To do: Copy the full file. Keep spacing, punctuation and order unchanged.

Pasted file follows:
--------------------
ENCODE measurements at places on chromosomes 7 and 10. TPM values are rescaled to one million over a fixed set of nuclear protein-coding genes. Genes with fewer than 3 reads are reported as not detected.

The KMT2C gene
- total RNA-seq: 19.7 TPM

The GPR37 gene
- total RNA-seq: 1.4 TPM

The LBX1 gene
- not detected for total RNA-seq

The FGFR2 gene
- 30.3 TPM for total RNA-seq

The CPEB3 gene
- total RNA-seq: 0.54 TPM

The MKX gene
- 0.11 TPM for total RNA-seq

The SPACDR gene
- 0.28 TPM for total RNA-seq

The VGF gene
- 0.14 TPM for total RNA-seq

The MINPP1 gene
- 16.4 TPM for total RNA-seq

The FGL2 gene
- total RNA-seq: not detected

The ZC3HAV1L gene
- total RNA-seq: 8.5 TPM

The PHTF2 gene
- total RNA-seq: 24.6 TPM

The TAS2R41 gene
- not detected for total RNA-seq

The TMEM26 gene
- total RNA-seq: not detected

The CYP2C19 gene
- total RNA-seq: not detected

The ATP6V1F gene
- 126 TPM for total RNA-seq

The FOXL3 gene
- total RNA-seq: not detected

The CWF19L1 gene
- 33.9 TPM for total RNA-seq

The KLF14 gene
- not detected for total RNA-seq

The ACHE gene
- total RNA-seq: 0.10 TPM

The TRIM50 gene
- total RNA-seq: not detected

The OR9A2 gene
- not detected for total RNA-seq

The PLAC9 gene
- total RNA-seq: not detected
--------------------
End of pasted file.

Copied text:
ENCODE measurements at places on chromosomes 7 and 10. TPM values are rescaled to one million over a fixed set of nuclear protein-coding genes. Genes with fewer than 3 reads are reported as not detected.

The KMT2C gene
- total RNA-seq: 19.7 TPM

The GPR37 gene
- total RNA-seq: 1.4 TPM

The LBX1 gene
- not detected for total RNA-seq

The FGFR2 gene
- 30.3 TPM for total RNA-seq

The CPEB3 gene
- total RNA-seq: 0.54 TPM

The MKX gene
- 0.11 TPM for total RNA-seq

The SPACDR gene
- 0.28 TPM for total RNA-seq

The VGF gene
- 0.14 TPM for total RNA-seq

The MINPP1 gene
- 16.4 TPM for total RNA-seq

The FGL2 gene
- total RNA-seq: not detected

The ZC3HAV1L gene
- total RNA-seq: 8.5 TPM

The PHTF2 gene
- total RNA-seq: 24.6 TPM

The TAS2R41 gene
- not detected for total RNA-seq

The TMEM26 gene
- total RNA-seq: not detected

The CYP2C19 gene
- total RNA-seq: not detected

The ATP6V1F gene
- 126 TPM for total RNA-seq

The FOXL3 gene
- total RNA-seq: not detected

The CWF19L1 gene
- 33.9 TPM for total RNA-seq

The KLF14 gene
- not detected for total RNA-seq

The ACHE gene
- total RNA-seq: 0.10 TPM

The TRIM50 gene
- total RNA-seq: not detected

The OR9A2 gene
- not detected for total RNA-seq

The PLAC9 gene
- total RNA-seq: not detected